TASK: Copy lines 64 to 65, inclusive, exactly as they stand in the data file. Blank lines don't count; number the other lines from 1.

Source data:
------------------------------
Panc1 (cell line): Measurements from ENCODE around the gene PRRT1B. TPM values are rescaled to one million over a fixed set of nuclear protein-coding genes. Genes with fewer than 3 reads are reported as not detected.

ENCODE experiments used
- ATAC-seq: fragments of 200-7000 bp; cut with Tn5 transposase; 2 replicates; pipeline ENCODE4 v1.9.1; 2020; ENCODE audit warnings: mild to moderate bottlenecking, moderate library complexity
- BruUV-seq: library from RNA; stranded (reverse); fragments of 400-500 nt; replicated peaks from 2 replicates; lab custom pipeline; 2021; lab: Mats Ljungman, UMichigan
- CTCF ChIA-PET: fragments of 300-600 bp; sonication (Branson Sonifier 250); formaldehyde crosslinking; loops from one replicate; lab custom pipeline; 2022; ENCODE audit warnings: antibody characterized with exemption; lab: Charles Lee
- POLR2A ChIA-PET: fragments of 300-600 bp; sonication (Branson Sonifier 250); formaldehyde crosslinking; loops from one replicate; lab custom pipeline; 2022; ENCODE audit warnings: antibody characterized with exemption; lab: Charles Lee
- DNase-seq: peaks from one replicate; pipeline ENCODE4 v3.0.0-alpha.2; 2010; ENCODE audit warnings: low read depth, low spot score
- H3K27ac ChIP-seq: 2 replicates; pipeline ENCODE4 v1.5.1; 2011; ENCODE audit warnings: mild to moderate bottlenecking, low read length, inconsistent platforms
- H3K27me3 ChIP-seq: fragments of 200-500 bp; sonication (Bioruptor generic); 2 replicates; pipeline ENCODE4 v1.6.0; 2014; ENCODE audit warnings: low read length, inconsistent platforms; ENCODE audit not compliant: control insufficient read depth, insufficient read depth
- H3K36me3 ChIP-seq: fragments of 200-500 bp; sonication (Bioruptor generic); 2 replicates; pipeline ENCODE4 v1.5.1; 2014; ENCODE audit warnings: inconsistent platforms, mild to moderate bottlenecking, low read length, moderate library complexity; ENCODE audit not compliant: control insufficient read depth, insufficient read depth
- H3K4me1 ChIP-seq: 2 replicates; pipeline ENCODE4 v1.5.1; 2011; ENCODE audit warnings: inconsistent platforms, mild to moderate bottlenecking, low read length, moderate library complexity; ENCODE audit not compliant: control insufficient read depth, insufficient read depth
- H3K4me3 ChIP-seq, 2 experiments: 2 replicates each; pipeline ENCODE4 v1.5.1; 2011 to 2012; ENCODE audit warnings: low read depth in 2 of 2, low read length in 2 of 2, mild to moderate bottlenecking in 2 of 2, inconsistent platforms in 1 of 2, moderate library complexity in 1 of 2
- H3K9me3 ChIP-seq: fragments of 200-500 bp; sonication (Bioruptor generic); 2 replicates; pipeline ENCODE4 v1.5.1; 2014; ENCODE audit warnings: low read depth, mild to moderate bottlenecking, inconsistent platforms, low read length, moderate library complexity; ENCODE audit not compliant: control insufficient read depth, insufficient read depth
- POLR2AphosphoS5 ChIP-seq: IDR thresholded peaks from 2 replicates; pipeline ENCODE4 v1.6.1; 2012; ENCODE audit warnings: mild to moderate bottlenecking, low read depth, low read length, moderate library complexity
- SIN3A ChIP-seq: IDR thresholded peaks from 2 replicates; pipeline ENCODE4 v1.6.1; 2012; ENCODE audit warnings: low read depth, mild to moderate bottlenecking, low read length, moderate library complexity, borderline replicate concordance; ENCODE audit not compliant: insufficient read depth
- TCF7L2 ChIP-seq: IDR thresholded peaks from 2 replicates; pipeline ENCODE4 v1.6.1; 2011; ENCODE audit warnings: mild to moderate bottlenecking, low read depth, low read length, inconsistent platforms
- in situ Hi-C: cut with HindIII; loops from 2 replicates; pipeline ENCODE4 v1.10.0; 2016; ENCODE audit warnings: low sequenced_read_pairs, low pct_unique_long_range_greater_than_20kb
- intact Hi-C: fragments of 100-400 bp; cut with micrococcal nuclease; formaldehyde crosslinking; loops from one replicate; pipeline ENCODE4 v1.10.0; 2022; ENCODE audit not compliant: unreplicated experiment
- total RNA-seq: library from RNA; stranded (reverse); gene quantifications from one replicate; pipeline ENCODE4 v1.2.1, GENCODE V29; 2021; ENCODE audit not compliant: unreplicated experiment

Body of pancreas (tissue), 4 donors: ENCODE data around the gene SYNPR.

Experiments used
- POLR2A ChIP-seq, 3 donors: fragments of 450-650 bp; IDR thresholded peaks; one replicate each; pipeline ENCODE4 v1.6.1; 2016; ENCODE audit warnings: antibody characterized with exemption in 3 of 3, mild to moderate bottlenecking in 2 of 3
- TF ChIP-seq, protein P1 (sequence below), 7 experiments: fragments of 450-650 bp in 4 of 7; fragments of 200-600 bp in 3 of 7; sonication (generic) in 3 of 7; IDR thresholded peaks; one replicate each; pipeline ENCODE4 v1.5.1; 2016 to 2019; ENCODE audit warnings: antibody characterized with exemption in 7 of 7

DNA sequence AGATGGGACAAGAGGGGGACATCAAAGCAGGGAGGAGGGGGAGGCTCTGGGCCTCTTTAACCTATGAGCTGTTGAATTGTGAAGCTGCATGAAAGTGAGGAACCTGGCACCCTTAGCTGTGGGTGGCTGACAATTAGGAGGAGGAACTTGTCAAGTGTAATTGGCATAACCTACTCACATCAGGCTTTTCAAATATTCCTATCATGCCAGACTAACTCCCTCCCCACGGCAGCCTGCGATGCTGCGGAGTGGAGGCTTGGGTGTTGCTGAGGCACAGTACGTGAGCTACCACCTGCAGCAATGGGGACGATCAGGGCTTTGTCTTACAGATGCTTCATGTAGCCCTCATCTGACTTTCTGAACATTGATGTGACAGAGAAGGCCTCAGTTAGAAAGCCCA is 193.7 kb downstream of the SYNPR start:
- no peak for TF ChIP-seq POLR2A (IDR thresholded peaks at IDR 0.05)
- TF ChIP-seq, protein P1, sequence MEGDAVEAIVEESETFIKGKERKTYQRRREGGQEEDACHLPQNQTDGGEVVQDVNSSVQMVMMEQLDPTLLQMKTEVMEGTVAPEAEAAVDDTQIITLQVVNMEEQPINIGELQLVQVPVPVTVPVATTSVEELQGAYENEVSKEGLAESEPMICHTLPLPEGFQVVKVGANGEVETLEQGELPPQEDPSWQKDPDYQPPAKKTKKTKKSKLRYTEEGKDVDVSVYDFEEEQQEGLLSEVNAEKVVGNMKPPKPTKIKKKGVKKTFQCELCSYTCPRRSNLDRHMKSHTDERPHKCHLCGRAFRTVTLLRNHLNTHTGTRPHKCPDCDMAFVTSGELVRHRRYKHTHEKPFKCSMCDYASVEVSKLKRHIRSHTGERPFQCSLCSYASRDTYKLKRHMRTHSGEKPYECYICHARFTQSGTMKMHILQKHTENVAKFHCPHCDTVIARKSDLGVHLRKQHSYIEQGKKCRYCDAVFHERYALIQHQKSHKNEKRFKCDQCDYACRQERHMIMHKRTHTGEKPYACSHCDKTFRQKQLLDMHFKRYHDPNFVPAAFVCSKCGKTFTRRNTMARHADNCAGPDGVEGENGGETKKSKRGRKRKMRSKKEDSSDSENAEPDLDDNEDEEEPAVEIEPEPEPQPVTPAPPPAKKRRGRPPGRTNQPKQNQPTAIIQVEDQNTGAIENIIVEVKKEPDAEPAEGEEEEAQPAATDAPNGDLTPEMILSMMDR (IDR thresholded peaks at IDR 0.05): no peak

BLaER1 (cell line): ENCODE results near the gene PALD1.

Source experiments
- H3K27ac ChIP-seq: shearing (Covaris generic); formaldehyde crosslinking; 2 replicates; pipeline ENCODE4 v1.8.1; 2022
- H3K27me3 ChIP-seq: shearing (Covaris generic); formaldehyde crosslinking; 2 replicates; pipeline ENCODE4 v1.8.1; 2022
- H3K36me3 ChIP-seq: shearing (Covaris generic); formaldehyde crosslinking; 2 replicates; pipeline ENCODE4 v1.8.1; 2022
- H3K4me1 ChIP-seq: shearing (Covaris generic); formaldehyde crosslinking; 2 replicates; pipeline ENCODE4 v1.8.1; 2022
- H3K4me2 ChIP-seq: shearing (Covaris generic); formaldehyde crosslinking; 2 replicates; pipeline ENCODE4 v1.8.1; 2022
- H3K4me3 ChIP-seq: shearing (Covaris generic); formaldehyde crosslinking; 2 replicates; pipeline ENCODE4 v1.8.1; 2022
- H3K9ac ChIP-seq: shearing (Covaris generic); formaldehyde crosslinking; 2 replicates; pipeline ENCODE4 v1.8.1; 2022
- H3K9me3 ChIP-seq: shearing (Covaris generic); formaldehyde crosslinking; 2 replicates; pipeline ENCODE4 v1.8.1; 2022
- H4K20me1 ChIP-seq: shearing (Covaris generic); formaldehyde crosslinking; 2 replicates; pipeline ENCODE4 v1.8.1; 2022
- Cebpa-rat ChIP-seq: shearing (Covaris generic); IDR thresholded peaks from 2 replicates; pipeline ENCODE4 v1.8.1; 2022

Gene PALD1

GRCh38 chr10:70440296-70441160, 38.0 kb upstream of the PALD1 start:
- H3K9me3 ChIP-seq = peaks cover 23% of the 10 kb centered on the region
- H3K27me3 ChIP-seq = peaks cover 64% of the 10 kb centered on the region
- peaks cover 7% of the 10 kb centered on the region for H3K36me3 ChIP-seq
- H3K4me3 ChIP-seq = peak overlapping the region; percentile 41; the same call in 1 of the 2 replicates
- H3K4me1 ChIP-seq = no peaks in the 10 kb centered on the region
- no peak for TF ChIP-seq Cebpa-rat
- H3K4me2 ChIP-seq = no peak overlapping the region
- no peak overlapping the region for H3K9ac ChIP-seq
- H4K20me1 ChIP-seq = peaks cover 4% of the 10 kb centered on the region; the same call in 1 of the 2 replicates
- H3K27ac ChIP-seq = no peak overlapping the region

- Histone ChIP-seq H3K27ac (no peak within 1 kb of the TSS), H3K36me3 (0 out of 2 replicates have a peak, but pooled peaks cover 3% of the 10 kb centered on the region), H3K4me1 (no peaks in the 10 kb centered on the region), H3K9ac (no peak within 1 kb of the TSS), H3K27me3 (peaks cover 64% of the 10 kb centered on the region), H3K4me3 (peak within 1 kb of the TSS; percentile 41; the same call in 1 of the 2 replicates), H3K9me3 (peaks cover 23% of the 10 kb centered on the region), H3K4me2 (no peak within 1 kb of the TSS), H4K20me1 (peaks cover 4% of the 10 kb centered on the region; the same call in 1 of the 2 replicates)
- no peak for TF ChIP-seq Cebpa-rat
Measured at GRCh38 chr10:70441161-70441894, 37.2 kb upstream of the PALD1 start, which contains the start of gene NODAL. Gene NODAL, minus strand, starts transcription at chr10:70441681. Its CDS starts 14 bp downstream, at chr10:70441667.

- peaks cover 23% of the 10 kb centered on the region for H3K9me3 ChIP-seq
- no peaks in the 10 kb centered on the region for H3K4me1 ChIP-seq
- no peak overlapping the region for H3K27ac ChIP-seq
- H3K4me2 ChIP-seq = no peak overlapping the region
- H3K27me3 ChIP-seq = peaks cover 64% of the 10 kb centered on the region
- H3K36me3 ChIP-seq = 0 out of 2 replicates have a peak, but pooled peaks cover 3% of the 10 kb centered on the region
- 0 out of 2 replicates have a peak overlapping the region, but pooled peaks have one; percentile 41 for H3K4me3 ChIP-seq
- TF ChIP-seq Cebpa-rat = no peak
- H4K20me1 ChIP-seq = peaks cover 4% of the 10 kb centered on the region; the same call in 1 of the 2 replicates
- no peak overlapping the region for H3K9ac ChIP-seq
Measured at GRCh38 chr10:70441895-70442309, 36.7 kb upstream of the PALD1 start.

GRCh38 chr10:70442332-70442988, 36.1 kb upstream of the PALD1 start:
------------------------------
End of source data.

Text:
Measured at GRCh38 chr10:70441895-70442309, 36.7 kb upstream of the PALD1 start.

GRCh38 chr10:70442332-70442988, 36.1 kb upstream of the PALD1 start: